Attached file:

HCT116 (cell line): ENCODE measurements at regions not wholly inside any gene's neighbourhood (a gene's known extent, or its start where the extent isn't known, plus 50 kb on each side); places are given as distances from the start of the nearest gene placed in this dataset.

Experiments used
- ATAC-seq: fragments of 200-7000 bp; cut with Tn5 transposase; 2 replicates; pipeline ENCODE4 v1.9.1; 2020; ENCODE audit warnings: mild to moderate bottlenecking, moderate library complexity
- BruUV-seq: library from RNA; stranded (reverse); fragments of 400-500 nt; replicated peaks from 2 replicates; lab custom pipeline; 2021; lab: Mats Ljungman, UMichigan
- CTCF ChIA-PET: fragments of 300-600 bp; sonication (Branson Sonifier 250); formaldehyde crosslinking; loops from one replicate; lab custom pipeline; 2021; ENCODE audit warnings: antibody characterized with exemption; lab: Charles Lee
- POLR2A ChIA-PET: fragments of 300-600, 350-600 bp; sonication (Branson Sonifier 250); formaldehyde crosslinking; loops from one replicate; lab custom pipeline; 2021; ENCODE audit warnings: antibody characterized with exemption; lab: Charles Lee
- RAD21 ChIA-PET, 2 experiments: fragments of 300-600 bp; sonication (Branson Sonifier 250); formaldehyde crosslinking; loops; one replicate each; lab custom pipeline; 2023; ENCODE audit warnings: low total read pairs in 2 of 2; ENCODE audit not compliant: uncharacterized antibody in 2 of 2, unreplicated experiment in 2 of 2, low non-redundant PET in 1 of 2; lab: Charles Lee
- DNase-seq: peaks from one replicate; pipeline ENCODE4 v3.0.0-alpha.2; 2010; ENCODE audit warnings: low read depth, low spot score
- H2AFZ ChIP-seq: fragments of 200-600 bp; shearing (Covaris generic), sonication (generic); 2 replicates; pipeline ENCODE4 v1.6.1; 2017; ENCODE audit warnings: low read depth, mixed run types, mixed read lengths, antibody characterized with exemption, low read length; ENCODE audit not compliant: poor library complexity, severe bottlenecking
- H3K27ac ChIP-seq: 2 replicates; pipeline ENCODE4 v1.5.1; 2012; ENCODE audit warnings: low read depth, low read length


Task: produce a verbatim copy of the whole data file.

HCT116 (cell line): ENCODE measurements at regions not wholly inside any gene's neighbourhood (a gene's known extent, or its start where the extent isn't known, plus 50 kb on each side); places are given as distances from the start of the nearest gene placed in this dataset.

Experiments used
- ATAC-seq: fragments of 200-7000 bp; cut with Tn5 transposase; 2 replicates; pipeline ENCODE4 v1.9.1; 2020; ENCODE audit warnings: mild to moderate bottlenecking, moderate library complexity
- BruUV-seq: library from RNA; stranded (reverse); fragments of 400-500 nt; replicated peaks from 2 replicates; lab custom pipeline; 2021; lab: Mats Ljungman, UMichigan
- CTCF ChIA-PET: fragments of 300-600 bp; sonication (Branson Sonifier 250); formaldehyde crosslinking; loops from one replicate; lab custom pipeline; 2021; ENCODE audit warnings: antibody characterized with exemption; lab: Charles Lee
- POLR2A ChIA-PET: fragments of 300-600, 350-600 bp; sonication (Branson Sonifier 250); formaldehyde crosslinking; loops from one replicate; lab custom pipeline; 2021; ENCODE audit warnings: antibody characterized with exemption; lab: Charles Lee
- RAD21 ChIA-PET, 2 experiments: fragments of 300-600 bp; sonication (Branson Sonifier 250); formaldehyde crosslinking; loops; one replicate each; lab custom pipeline; 2023; ENCODE audit warnings: low total read pairs in 2 of 2; ENCODE audit not compliant: uncharacterized antibody in 2 of 2, unreplicated experiment in 2 of 2, low non-redundant PET in 1 of 2; lab: Charles Lee
- DNase-seq: peaks from one replicate; pipeline ENCODE4 v3.0.0-alpha.2; 2010; ENCODE audit warnings: low read depth, low spot score
- H2AFZ ChIP-seq: fragments of 200-600 bp; shearing (Covaris generic), sonication (generic); 2 replicates; pipeline ENCODE4 v1.6.1; 2017; ENCODE audit warnings: low read depth, mixed run types, mixed read lengths, antibody characterized with exemption, low read length; ENCODE audit not compliant: poor library complexity, severe bottlenecking
- H3K27ac ChIP-seq: 2 replicates; pipeline ENCODE4 v1.5.1; 2012; ENCODE audit warnings: low read depth, low read length